29Enrolling in a clinical trial? Clinical trials‘ results always represent an improvement of the standard available treatment.TrueFalseNo!Even if many clinical trials result in an improvement there is no guarantee for success.A new treatment could be as good as or even worse the standard treatment.
30Enrolling in a clinical trial? Clinical trials‘ results always represent an improvement of the standard available treatment.TrueFalseYes!But new interventions are only very slightly more likely than not to prove better than standard treatments.
31Enrolling in a clinical trial? Researchers conducting an ethical clinical trial hope that their new treatment will prove to be superior to standard treatments already available.TrueFalse
32Your choice is not correct! Enrolling in a clinical trial?Researchers conducting a clinical trial hope that their new treatment is better than the standard one already available.TrueFalseYour choice is not correct!Reseachers always conduct a clinical trial to improve a treatment
33Enrolling in a clinical trial? Researchers conducting a clinical trial hope that their new treatment is better than the standard one already available.TrueFalseCorrect!Although disappointment is possible, researchers always intend to achieve an improvement
35The clinical trial process Every clinical trial is designed to answer a series of scientific questions about the tested treatment.The quality of a clinical trial and its results heavily depend on a well chosen clinical trial design.
36The clinical trial process When conducting a clinical trial, researchers must always follow a written study plan also called study protocol.The protocol both ensures patients‘ safety and is essential for achieving high quality and reliable results.
37The clinical trial process Some clinical trials are conducted on one group of patients only, whilst others compare two groups.Patients of different groups must be as much as possible similar e.g. they must have the same medical conditions and the same stage of the disease.
38The clinical trial process Patients are assigned to one group or another (therefore receiving the new treatment or the standard one) by a method called randomisation, i.e. the choice is made by chance through a random generator.This type of clinical trial is called randomized trial.
39The clinical trial process When the study is conducted on two groups of patients, the first group is called “controI group“ and often receive the standard available treatment, while the other one is called “active group“ and is given the new treatment.This type of clinical trial is called controlled trial.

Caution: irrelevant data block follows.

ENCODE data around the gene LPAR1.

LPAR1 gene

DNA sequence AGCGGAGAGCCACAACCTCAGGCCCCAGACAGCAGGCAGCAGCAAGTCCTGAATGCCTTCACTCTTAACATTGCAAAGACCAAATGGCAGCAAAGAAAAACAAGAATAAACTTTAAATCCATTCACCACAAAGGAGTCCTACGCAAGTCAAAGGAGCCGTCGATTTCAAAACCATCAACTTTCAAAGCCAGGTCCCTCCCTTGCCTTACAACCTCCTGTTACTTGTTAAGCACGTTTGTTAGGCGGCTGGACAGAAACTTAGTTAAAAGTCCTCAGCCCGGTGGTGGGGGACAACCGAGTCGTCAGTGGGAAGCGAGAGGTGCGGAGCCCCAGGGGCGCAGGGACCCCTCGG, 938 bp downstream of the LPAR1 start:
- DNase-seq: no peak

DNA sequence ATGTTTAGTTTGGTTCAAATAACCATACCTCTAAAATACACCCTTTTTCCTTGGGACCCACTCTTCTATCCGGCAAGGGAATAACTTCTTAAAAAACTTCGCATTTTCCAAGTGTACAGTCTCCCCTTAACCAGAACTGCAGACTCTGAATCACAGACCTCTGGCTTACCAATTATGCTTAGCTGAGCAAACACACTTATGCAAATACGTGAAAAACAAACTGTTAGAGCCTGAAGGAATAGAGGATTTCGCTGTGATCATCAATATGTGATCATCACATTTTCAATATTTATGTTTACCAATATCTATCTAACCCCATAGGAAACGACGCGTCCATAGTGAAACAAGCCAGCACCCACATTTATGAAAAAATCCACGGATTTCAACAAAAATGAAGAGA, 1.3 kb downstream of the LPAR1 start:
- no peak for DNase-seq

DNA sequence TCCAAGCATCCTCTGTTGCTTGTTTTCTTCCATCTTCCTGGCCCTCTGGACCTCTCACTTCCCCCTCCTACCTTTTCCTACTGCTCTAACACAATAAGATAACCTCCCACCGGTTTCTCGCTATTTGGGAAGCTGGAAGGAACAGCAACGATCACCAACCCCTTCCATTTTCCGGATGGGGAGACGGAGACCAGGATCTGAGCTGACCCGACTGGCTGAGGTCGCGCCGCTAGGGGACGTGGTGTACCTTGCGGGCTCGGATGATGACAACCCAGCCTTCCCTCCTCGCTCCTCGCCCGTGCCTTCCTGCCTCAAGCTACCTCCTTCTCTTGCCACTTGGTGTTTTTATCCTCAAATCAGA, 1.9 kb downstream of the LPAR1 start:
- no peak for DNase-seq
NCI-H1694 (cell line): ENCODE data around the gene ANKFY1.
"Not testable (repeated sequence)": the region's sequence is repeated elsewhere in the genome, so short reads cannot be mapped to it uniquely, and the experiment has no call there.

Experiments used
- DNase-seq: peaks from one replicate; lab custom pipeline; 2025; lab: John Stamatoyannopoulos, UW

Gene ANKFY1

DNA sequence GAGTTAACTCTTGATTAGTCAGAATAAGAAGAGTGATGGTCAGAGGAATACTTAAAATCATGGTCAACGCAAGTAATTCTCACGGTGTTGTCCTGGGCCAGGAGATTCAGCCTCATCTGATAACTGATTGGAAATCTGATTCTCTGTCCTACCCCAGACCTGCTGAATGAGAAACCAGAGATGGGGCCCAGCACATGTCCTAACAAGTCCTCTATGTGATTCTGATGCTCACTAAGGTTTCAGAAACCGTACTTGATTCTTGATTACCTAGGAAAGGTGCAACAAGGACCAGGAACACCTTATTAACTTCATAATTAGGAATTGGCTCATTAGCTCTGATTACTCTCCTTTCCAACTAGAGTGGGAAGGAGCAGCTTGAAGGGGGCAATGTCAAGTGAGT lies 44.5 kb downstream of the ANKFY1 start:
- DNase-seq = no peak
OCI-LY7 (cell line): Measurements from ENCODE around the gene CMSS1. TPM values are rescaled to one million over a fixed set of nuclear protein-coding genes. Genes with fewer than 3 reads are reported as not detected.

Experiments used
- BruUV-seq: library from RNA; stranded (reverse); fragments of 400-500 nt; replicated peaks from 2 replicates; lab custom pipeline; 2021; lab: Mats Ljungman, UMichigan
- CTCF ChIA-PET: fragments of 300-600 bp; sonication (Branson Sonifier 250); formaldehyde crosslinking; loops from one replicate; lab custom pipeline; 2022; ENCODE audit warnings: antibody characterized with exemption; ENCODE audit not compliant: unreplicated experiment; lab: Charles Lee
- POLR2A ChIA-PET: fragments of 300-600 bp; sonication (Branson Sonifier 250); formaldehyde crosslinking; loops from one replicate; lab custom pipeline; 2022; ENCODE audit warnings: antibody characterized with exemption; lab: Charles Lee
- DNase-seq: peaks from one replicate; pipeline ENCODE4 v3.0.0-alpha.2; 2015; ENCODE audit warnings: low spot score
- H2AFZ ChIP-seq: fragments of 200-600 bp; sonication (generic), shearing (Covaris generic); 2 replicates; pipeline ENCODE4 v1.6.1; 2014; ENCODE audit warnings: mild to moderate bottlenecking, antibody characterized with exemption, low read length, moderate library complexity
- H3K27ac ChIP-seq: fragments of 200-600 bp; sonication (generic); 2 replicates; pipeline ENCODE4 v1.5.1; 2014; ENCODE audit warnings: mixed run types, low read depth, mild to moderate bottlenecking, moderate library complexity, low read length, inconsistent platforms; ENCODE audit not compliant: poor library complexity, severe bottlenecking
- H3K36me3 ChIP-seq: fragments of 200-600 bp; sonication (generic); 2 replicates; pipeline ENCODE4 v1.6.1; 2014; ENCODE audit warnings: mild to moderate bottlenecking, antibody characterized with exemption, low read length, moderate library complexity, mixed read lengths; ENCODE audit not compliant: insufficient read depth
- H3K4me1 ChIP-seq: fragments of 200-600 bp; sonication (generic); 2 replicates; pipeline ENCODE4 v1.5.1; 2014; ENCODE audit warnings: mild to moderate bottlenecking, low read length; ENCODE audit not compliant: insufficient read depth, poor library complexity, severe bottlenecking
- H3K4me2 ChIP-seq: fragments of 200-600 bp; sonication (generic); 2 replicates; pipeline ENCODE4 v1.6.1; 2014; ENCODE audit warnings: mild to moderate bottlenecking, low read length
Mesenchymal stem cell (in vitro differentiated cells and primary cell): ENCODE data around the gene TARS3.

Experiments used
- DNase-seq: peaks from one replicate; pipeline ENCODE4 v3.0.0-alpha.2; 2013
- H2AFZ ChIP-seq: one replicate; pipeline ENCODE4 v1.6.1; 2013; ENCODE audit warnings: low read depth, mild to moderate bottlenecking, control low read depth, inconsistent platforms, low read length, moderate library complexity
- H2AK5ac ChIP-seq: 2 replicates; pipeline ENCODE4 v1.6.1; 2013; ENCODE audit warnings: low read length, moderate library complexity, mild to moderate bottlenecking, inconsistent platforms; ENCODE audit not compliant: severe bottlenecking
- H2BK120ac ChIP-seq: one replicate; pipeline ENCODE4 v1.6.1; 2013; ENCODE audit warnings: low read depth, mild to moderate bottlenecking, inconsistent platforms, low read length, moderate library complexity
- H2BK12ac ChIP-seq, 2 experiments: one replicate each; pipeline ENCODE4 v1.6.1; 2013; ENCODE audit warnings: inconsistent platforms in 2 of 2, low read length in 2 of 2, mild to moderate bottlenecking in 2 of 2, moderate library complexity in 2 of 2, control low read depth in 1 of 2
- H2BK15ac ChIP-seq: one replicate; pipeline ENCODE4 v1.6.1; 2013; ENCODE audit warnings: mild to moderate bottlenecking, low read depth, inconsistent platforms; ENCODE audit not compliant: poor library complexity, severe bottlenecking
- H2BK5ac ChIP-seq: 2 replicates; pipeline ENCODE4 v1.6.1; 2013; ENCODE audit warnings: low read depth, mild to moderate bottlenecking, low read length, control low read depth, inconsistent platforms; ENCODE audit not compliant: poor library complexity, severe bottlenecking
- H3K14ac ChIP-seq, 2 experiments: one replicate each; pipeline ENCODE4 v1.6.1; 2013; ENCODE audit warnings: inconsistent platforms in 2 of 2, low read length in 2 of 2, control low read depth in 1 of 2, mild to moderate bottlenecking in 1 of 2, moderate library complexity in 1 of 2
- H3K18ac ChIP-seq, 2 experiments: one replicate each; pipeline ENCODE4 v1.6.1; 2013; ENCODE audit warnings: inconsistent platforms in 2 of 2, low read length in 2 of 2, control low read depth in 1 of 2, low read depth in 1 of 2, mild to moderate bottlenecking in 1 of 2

40The clinical trial process The control group in a clinical trial is treated with the same care as the active group.If possible, neither the researchers nor the patients should know which group every participant has been assigned.This special type of randomised trial is called blinded or masked randomised trial and ensure equal treatments for both groups.
41The clinical trial process For many diseases there are no standard treatments available yet. In this case the control group receives a dummy treatment called placebo such as a sugar pill.Important For ethical reasons, placebo control groups are not allowed if a treatment already exists and patients can benefit from it. Therefore the best standard available treatment must be used.
42The clinical trial process Clinical trials firstly consider patients‘ safety and well being when testing a new treatment.TrueFalse
43The clinical trial process Clinical trials firstly consider patients‘ safety and well being when testing a new treatment.TrueFalseCorrect!
44The clinical trial process Clinical trials firstly consider patients‘ safety and well being when testing a new treatment.TrueFalseIncorrect!Clinical trials are firstly committed to patients‘ safety and only in second instance to scientific results.
45The clinical trial process The control group always receives the less effective treatment.TrueFalse
46The clinical trial process The control group always receives the less effective treatment.TrueFalseIncorrect!Before the clinical trial is completed, it is not possible to tell which treatment will be better, whether the standard therapy or the new treatment.Both treatments could be equally good for the patient.
47The clinical trial process The control group always receives the less effective treatment.TrueFalseCorrect!When starting a clinical trail, researchers cannot know yet whether the standard therapy or the new treatment will be better. Both treatments could be equally good.
48The clinical trial process For ethical reasons, if during a clinical trial, one treatment is clearly shown to be superior to the comparison treatment, the independent data monitoring and safety committee will recommend that the trial be stopped. The better treatment is then offered to patients with the disease in question.
49The clinical trial process Patients should only enroll in a clinical trial after having clearly understood the benefits they could get and risks they might take.It is therefore essential that patients are given clear and exhaustive information before they agree to participate.
51Informed consentThe informed consent gives you all the important information about any aspects of the clinical trial before deciding to enroll.